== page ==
The following article was first published was on www.foundingfuel.com
The discourse on respecting plurality, diversity, criticism, dissent and contrarianism has dominated the public space in India during the last couple of months. Various people who have received public acclaim have voiced the need for a culture that is tolerant and gives space for fearless expression of thoughts and opinions. Infosys co-founder NR Narayana Murthy joined in with his views on preserving the culture of valuing minority rights and concerns. RBI governor Raghuram Rajan also weighed in, voicing caution about the danger of being excessively politically correct in our social discourse.
This set me thinking about how much space businesses have for employees to fearlessly articulate their thoughts and opinions without having to face punitive repercussions.
How often do we see a culture in any business organisation where minority groups that are adversely impacted by a policy can fearlessly engage their business leadership? Intolerance to the concerns of minority groups is what drove employees about 150 years ago to find safety in numbers—trade unions. We know that the law forbids having employees work more than nine hours in a day and 48 hours in a week. Yet, in most organisations that do not have trade unions, employees are required to work much longer.
The dividing line between personal space and work space has blurred. People often have to work during their personal time. Given the stretch in targets, no employee can meet his performance expectations by working for the legally specified time. This is especially true of the sales and logistics teams. How much space do companies give these employees at the bottom of the ladder to express their concerns without serious retribution? Is it not the right of every individual or minority group in an organisation to seek redressal for the distress these practices cause them?
Let us take another example. We eulogise the performance culture that modern-day organisations have established with performance-linked pay and other consequence management measures. But is there room for employees to have a say in the performance targets that have life or death consequences for them?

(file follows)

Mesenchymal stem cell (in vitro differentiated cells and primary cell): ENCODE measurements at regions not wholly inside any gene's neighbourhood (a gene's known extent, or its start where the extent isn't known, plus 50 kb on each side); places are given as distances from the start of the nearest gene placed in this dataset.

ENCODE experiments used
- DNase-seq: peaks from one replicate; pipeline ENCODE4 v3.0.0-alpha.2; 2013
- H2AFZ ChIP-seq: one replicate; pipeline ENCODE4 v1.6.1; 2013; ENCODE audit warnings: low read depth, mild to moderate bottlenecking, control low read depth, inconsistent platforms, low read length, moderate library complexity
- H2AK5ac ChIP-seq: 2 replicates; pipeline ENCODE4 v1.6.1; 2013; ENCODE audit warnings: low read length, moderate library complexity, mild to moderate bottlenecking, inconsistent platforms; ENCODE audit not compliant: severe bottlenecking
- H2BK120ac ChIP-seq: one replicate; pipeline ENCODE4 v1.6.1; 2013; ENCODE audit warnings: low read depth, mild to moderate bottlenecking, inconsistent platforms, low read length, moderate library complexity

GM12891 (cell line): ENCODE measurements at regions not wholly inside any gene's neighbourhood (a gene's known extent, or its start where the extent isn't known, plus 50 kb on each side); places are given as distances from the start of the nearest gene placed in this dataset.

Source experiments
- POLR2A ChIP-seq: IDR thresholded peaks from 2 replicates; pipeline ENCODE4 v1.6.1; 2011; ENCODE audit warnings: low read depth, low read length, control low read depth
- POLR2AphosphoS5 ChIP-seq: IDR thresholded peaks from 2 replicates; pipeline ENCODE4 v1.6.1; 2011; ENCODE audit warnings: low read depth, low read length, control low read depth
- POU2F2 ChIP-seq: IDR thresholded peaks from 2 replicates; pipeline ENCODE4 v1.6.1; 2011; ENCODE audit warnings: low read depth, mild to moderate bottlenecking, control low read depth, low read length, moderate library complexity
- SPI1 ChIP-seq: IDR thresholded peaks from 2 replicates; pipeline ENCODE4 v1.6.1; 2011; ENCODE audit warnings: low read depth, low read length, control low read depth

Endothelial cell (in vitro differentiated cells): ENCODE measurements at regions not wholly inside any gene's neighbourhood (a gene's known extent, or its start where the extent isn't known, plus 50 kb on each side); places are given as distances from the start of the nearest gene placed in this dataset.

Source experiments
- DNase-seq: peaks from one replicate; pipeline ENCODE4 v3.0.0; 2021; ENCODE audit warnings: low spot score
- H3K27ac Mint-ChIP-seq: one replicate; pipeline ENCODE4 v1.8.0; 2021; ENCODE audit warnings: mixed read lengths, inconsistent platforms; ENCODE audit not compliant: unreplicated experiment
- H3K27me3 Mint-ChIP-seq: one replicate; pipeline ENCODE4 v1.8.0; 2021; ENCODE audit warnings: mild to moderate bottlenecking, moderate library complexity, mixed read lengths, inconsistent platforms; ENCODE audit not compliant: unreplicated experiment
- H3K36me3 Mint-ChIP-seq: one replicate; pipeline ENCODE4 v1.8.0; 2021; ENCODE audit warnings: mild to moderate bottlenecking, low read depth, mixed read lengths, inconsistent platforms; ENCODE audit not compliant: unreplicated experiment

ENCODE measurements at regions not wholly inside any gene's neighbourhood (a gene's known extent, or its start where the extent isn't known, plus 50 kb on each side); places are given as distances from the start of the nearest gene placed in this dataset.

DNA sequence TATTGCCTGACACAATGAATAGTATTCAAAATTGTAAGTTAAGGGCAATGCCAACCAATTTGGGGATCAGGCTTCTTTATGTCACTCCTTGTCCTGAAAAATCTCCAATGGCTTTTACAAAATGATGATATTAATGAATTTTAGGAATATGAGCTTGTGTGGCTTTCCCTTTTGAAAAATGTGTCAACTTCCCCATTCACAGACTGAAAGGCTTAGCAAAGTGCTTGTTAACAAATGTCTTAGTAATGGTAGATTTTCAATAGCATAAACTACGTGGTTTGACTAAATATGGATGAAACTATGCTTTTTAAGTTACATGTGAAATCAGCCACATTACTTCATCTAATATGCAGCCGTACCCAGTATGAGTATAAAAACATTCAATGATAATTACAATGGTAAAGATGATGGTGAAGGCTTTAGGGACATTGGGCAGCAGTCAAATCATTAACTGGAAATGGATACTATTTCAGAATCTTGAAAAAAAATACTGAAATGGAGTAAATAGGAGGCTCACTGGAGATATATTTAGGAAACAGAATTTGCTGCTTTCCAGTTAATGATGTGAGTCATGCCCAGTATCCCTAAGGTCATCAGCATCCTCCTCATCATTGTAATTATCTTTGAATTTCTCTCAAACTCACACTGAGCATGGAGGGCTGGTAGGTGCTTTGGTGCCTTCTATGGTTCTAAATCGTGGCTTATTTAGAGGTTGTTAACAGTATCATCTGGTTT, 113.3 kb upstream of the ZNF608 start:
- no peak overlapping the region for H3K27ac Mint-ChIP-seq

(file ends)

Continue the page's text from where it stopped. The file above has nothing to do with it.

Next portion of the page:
My argument is not that every employee should set his own performance target; however, should there not be a culture for employees to engage their leaders fearlessly and demand the rational for the targets? Should there not be a debate on how reasonable are the aspirations given the economic and market factors, especially because employees can lose their jobs if they fail? The final call should still be with the leaders, but should they not hear the voices from the field that may have different perspectives? Without giving our employees voice, how will a culture engender ownership and inclusiveness?
When employees see that the consequence management for low performance is harsh and ruthless at the coalface and lenient at the senior levels, where is the space in modern businesses that do not have trade unions, to seek an open and transparent debate? How fair can a system be when there is no avenue for its members to draw the attention of their leaders to this inequity? Harsh reprisals are unleashed even on leaders who seek to notify these issues and seek an open debate. Such is our tolerance in business establishments.
How much space for plurality do you think exists in business organisations on issues like strategy? Practically very little. Occasionally an odd inclusive business leader creates a platform for consultation. Even this leader rarely goes beyond consultation. Do not be fooled by the strategy workshops and meetings. Usually there is little room for different views on issues like forging a common understanding on the state of the economy or the state of market competitiveness or appropriateness of products and services, resource allocation, etc. in most organisations.
How much to grow, how fast, in which business and which market are governed solely by the business leader’s aspiration and risk appetite; often others in the meeting are expected to merely endorse it. Any attempt to seriously challenge the underlying assumptions, the institution’s existing capabilities or the prioritisation of resources, is foolhardy.
People who join start-ups from established corporates come with a romantic notion that there the culture will be more tolerant to challenge and debate. They fail to understand that in most start-ups, which are driven by value extraction, this space is reserved for the promoters and their small coterie. The PR machinery can spin any tale; the truth is, in both established majors and start-ups, there is very little scope for challenging the business leader’s position on an issue or expressing a contrarian position.
The publicly articulated position of most leaders is that innovation thrives when there is divergent thinking. However, as Raghuram Rajan advices, if I were to be politically incorrect, in most organisations, the plurality is limited to lodging the ideas. The idea that innovation is not possible without disrupting an existing product, service or practice is well accepted. However, the million dollar question always is, who will bell the cat where the business leader is the patron of the dying product, service or practice? Banks’ hesitation to jettison the current branch model, when banking is fast becoming digital, is a case in point. Similarly, it is seriously risky in business to initiate a debate on whether an innovation where the CEO is the sponsor, has indeed failed in the market. Nano is a case in point.